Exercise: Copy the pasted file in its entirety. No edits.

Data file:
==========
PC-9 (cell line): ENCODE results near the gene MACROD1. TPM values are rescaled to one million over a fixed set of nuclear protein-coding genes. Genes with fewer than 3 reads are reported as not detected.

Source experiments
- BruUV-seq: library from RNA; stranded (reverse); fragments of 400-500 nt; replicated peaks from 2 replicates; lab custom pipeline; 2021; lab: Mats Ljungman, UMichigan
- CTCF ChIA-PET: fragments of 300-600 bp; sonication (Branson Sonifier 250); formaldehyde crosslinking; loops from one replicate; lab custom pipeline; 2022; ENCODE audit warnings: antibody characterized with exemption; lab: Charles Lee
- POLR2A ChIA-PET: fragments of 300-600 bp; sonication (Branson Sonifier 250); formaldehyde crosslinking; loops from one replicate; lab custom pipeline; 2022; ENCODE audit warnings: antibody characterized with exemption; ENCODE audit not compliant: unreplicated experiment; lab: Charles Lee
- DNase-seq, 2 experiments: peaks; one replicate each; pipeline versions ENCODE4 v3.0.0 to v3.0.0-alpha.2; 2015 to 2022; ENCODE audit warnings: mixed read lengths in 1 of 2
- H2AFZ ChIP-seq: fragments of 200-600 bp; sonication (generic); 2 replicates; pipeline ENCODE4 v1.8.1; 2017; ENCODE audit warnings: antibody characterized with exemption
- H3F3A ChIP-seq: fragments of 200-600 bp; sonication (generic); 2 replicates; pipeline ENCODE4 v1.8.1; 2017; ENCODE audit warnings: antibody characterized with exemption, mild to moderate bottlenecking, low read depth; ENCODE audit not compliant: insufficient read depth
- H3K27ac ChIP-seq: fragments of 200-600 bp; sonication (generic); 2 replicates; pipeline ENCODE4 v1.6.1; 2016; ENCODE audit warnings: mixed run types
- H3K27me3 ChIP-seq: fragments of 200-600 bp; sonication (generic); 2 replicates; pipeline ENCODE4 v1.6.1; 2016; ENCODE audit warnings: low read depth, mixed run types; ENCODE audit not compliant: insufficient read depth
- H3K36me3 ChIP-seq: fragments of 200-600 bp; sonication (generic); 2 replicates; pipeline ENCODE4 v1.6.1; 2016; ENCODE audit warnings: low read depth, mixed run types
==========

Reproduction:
PC-9 (cell line): ENCODE results near the gene MACROD1. TPM values are rescaled to one million over a fixed set of nuclear protein-coding genes. Genes with fewer than 3 reads are reported as not detected.

Source experiments
- BruUV-seq: library from RNA; stranded (reverse); fragments of 400-500 nt; replicated peaks from 2 replicates; lab custom pipeline; 2021; lab: Mats Ljungman, UMichigan
- CTCF ChIA-PET: fragments of 300-600 bp; sonication (Branson Sonifier 250); formaldehyde crosslinking; loops from one replicate; lab custom pipeline; 2022; ENCODE audit warnings: antibody characterized with exemption; lab: Charles Lee
- POLR2A ChIA-PET: fragments of 300-600 bp; sonication (Branson Sonifier 250); formaldehyde crosslinking; loops from one replicate; lab custom pipeline; 2022; ENCODE audit warnings: antibody characterized with exemption; ENCODE audit not compliant: unreplicated experiment; lab: Charles Lee
- DNase-seq, 2 experiments: peaks; one replicate each; pipeline versions ENCODE4 v3.0.0 to v3.0.0-alpha.2; 2015 to 2022; ENCODE audit warnings: mixed read lengths in 1 of 2
- H2AFZ ChIP-seq: fragments of 200-600 bp; sonication (generic); 2 replicates; pipeline ENCODE4 v1.8.1; 2017; ENCODE audit warnings: antibody characterized with exemption
- H3F3A ChIP-seq: fragments of 200-600 bp; sonication (generic); 2 replicates; pipeline ENCODE4 v1.8.1; 2017; ENCODE audit warnings: antibody characterized with exemption, mild to moderate bottlenecking, low read depth; ENCODE audit not compliant: insufficient read depth
- H3K27ac ChIP-seq: fragments of 200-600 bp; sonication (generic); 2 replicates; pipeline ENCODE4 v1.6.1; 2016; ENCODE audit warnings: mixed run types
- H3K27me3 ChIP-seq: fragments of 200-600 bp; sonication (generic); 2 replicates; pipeline ENCODE4 v1.6.1; 2016; ENCODE audit warnings: low read depth, mixed run types; ENCODE audit not compliant: insufficient read depth
- H3K36me3 ChIP-seq: fragments of 200-600 bp; sonication (generic); 2 replicates; pipeline ENCODE4 v1.6.1; 2016; ENCODE audit warnings: low read depth, mixed run types